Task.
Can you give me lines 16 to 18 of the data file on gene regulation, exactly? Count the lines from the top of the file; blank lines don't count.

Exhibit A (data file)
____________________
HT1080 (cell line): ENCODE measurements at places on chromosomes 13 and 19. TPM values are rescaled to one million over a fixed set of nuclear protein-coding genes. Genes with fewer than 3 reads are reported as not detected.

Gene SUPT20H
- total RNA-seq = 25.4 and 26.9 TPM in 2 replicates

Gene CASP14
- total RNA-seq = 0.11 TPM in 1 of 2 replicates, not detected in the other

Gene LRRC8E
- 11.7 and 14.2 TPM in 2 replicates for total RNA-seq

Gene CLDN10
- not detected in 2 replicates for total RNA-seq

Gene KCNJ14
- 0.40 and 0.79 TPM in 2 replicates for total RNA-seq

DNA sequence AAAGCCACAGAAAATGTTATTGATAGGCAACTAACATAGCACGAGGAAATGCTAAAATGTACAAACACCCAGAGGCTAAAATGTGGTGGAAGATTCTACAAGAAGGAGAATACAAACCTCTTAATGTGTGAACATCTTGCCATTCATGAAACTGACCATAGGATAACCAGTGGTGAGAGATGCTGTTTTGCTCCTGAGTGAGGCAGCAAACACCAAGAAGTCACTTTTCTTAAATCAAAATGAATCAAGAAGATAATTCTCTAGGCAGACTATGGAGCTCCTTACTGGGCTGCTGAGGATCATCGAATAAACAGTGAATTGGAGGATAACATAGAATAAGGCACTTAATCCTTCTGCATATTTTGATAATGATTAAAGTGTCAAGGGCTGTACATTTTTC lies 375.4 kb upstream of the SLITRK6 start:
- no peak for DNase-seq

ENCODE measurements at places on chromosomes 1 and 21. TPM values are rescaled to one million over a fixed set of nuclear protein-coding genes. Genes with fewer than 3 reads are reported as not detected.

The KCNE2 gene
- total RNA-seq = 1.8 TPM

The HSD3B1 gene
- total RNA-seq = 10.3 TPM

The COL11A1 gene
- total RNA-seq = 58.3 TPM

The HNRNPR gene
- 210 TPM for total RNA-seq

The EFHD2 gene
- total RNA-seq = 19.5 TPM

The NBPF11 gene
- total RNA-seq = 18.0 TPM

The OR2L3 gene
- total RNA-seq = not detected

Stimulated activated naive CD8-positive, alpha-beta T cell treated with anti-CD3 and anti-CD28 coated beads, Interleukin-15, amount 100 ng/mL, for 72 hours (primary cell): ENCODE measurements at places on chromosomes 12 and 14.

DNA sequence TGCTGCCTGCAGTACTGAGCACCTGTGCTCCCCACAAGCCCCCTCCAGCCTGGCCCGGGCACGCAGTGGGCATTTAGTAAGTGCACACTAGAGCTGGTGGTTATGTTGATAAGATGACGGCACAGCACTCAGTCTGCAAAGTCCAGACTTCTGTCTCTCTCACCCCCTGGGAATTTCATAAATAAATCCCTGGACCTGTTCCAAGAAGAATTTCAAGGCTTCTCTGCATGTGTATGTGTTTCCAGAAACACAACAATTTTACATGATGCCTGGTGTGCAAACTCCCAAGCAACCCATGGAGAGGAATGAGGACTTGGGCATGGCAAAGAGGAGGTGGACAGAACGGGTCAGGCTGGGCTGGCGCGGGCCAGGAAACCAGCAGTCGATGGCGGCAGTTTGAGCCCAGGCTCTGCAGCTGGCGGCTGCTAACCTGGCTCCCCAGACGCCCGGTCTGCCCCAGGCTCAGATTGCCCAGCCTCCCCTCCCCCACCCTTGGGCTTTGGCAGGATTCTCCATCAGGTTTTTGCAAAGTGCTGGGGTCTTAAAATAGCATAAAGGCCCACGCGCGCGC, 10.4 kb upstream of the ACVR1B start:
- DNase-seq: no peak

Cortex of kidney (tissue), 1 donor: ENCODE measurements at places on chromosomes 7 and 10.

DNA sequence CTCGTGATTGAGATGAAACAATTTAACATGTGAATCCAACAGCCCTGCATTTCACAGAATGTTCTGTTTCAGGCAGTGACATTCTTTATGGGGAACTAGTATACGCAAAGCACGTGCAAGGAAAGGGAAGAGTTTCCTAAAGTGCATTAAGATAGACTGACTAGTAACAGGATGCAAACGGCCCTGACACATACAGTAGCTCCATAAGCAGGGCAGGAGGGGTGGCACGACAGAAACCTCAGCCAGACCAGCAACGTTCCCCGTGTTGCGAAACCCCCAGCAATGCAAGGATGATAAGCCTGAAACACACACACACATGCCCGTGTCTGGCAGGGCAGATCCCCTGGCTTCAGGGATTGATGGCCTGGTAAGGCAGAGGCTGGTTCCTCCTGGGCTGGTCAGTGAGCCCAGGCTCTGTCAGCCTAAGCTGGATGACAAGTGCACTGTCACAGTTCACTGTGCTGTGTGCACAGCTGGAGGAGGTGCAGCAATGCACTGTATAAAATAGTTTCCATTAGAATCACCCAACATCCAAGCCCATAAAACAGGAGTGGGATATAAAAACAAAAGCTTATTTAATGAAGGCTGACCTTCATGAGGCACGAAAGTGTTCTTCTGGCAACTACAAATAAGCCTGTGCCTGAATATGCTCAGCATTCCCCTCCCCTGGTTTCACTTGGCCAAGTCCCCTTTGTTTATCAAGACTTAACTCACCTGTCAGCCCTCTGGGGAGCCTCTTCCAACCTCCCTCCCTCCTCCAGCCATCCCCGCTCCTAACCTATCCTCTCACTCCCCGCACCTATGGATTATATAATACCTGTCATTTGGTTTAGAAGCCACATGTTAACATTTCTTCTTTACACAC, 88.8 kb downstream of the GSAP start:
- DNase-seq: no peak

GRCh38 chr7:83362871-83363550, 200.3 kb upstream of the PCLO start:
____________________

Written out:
- total RNA-seq = 1.8 TPM

The HSD3B1 gene
- total RNA-seq = 10.3 TPM